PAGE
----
Straight Forward _ Interview With Ashley Borg
So what was it about Drum & Bass; or you that made it time to explore Techno? Was there a particular feeling or moment that made you change direction?
There was a few things which kind of added up. The DnB scene in London was very segregated. I didn’t feel the people I was supporting were getting anywhere near the credit they deserved. Releases were taking fucking ages. I could go a month hunting around the record shops coming back with shit or nothing. In a strange way it was depressing. DnB was always supposed to represent the future, but I couldn’t see where it was going. With hindsight, I think there was a lot of issues with distributors and gaining sample clearance. Most labels just didn’t have the man-power to overcome all the hurdles along side DJ schedules. But from my side as a punter it sucked. From a DJ stand-point it was pretty much a closed shop. There was no DJ circuit and the pirates were generally cliquey. I did a short stint on a Garage/Grime station playing DnB. They actually really liked me and moved me to Saturday lunch times, but it was a real shoddy outfit and trekking to some estate in Hackney was not my idea of fun.
The DJ I mentioned above Raiden was my hands down favourite. He pioneered the Techno influenced DnB sound; the loopy nature. Those sounds really resonated with me. I think that was the start of the migration to Techno, even though it was quite subliminal.
Anyhow, after packing up my decks in 2005, I went to Ibiza in 2006 with my Mrs and for the first time since being a kid I listened to different music with open ears and mind. After returning we basically partied every week for a year; House, Techno, Hardcore, you name it. After our 2007 trip to Ibiza, I got back bought some CDJs and started buying Minimal. Then in 2008, I came across the likes of Perc, Speedy J, Jeroen Search, Liebing and the Techno journey started from there really.
And now of course you are involved with Void. Seems like you got the gig you were looking for eventually. Would you mind talking a little about that Ashley? You look to be a tight knit group of friends anyway.. is that the case, or have are my facebook snooping skillz getting rusty?
Haha yeah you’re slacking mate, we can’t stand each other…
VOID has been the single best thing to happen in my “musical career” (we need a tongue in cheek icon for that).
Before VOID, I was trying to get Techno gigs in London, but had no success. Randomly a few Tech house promoters got in touch and I ended up playing those parties. It was good for what they were, but I wasn’t really getting any satisfaction in buying music I wasn’t feeling, nor liking having to sell tickets to my friends. In fact, it really fucked me off and I basically told the promoter of one of the parties this. So I almost gave up. Well, actually.. I did, because then my Mrs fell pregnant, so I was basically thinking hell, I’ll start learning how to make music since it could be years until I even had a slight chance of DJing again.
Anyhow.. VOID was taking place monthly at this very cool venue in the East End, called Public Life. They threw day parties on Saturday’s and managed to pull a decent crowd, put on a fun party and then chat about it after on Facebook. It was during my armchair Dad Techno phase that I started following them and just made comments here and there about how cool the parties were. I was still going out once a month so wanted to make it along.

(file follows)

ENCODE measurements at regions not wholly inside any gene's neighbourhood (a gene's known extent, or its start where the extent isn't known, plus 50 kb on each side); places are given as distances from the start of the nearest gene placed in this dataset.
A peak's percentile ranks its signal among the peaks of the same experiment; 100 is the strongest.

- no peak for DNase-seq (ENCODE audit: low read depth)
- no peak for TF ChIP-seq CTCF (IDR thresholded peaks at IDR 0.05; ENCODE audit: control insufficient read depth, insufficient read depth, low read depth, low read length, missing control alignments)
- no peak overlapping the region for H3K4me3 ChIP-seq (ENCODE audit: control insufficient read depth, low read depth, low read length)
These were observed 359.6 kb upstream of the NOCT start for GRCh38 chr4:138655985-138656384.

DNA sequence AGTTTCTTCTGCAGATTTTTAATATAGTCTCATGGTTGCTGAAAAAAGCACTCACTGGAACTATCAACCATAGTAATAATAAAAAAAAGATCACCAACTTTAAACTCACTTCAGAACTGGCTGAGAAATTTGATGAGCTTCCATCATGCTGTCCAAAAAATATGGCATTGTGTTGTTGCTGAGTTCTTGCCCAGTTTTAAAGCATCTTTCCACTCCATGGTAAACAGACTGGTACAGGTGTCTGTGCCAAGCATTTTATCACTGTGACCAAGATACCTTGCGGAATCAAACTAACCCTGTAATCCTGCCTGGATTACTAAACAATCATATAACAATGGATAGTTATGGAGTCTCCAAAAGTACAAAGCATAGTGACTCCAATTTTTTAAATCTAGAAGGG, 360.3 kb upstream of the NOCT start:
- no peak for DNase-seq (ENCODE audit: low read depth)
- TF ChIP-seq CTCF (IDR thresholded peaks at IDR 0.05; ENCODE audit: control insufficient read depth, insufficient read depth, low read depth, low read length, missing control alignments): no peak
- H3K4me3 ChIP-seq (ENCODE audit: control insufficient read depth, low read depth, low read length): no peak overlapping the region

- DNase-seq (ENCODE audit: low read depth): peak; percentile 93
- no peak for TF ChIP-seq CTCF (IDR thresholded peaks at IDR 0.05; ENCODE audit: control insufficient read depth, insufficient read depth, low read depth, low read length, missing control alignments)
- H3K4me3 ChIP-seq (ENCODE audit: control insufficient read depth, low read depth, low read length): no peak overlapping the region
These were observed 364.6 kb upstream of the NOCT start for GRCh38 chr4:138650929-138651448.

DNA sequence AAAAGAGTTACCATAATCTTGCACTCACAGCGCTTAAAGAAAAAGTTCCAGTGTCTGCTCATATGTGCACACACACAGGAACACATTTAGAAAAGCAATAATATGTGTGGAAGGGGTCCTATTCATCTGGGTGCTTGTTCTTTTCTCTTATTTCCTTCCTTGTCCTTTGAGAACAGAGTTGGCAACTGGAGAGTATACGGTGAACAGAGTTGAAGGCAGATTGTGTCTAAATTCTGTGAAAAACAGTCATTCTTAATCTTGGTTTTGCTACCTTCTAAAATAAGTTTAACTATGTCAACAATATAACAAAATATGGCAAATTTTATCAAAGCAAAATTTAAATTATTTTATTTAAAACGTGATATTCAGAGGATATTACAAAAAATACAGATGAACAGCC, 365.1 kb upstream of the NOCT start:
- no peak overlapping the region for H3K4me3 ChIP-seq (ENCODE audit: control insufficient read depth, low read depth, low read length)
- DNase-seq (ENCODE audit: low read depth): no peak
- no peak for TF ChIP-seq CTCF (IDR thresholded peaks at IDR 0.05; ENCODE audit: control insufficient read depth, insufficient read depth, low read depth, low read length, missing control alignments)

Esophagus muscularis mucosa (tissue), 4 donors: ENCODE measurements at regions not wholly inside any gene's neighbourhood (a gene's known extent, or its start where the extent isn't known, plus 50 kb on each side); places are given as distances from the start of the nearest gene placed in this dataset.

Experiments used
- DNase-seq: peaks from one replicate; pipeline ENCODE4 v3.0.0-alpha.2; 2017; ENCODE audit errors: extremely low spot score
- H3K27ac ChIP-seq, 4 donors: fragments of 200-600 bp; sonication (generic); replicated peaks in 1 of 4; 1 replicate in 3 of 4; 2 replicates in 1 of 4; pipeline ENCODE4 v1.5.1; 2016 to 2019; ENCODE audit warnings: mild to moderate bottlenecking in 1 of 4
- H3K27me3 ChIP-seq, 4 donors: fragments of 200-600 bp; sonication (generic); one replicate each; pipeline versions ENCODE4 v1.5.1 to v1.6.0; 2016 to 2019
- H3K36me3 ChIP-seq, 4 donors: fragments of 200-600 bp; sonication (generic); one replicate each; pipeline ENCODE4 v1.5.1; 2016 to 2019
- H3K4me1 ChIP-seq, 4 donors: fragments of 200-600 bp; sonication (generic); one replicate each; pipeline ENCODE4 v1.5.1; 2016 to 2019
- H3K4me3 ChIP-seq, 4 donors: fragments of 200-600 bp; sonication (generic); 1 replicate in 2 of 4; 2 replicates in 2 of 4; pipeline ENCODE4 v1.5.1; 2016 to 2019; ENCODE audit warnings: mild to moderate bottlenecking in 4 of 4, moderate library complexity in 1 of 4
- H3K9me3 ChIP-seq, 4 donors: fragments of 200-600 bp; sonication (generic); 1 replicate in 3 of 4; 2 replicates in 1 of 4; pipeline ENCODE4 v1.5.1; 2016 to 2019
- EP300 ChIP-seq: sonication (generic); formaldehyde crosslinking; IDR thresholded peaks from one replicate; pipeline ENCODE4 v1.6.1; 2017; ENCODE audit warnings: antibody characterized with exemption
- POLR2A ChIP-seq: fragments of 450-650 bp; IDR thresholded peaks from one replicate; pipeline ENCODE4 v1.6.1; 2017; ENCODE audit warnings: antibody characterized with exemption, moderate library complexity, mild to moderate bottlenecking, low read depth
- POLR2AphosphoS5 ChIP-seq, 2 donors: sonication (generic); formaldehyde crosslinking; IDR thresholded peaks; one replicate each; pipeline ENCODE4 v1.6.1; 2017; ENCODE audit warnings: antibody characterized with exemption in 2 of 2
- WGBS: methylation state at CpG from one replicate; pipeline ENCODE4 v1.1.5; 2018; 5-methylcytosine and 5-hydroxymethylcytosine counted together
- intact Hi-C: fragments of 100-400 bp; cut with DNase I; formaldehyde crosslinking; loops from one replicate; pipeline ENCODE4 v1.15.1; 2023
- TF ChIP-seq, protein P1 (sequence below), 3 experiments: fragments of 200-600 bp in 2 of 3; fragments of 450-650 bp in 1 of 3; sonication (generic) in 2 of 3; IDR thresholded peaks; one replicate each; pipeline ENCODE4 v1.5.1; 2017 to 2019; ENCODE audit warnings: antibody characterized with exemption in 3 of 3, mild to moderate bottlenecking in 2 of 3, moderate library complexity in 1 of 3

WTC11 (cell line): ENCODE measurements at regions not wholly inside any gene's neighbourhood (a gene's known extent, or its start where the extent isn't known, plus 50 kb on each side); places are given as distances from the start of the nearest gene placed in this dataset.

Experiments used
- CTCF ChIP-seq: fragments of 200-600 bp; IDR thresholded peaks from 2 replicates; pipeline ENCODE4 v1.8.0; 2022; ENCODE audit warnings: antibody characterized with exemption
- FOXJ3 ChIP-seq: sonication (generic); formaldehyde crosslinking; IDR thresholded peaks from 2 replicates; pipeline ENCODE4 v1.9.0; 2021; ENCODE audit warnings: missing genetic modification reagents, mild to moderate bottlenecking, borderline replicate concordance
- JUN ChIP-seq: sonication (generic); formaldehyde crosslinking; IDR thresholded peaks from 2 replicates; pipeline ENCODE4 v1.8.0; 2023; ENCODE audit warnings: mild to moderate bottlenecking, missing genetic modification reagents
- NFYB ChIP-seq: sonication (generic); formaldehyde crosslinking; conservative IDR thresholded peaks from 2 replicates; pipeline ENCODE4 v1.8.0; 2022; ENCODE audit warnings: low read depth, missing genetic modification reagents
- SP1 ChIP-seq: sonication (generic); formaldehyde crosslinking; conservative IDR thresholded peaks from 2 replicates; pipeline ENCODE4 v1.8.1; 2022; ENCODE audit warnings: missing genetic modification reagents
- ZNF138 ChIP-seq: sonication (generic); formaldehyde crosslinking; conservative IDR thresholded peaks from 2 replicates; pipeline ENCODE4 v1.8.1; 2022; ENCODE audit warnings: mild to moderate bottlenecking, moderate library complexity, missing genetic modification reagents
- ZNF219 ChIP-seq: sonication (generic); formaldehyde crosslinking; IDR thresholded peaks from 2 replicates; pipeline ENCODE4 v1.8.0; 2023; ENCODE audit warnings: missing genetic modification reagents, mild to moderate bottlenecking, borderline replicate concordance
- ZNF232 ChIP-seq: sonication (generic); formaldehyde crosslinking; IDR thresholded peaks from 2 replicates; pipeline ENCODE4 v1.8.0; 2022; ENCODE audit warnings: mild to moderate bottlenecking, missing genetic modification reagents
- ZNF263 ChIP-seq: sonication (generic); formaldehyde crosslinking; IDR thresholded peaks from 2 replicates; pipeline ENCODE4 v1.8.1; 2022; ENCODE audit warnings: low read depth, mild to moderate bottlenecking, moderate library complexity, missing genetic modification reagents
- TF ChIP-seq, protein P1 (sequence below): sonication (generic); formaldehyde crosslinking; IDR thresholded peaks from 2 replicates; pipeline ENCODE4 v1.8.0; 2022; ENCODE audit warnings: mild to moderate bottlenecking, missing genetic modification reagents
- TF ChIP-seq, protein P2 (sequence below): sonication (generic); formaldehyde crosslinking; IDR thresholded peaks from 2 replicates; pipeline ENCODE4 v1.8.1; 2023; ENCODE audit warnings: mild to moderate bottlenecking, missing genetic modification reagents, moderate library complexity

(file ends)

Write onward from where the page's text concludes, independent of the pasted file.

One of the guys listened to a mix of mine and asked if I’d be interested in playing some day. I didn’t think anything would come of it. Then the next thing I’m playing on the same line up as T47 and Ben Klock for my debut. Put that in your bong and smoke it Mr Cameron. Hahahaha!!!
The guys and gals associated with VOID are a very down to earth, funny, creative, hard working bunch. There are genuine friendships amongst us, which is great because it’s also pretty competitive, since everyone wants good slots and wants to play the best set of the night. In my time with the guys (approaching 2 years I think), I’ve never witnessed anything which resembles bitchy or underhanded behaviour, instead I’ve actually seen some pretty selfless acts. Once last year the venue had to open later by 2 hours. It was looking as though everyone would do shorter sets. One of the guys said he’d rather not play so everyone could play longer. That was enough proof that I’m hanging out with top human beings.
Apart from that, what’s great is that everyone involved has at least a small say in how the decisions are made, even if it’s just being able to offer an opinion. I believe it makes us feel that it’s actually our party. It’s purpose is to give opportunities to local DJ/Producers. This is a very saturated market and we have lots of requests from people wanting to play, but as I can attest along with most of the others it’s invite only. The guys who run the party have a great sense for genuine people who’ll fit in to the group and they haven’t made a bad choice yet. OK.. maybe me, but hell.. everyone needs a token black guy!! Hahaha I’m our version of Robert Hood!!!
The venue is on Bricklane and it’s free entry, so we get a mish-mash of hipsters, tourists, and techno heads. There are a few opinionated people out there, but we think it works well for us. As a DJ I’ve improved so much by having to take in such a wide audience into consideration. Some people see videos on Facebook or hear sets and think it’s all about smashing it out for 8 hours, but that’s completely wide of the mark. A crowd can humble even the best of DJs if they don’t respect what they’re after at a certain time. Anyhow next question I’m waffling. Hahahaha…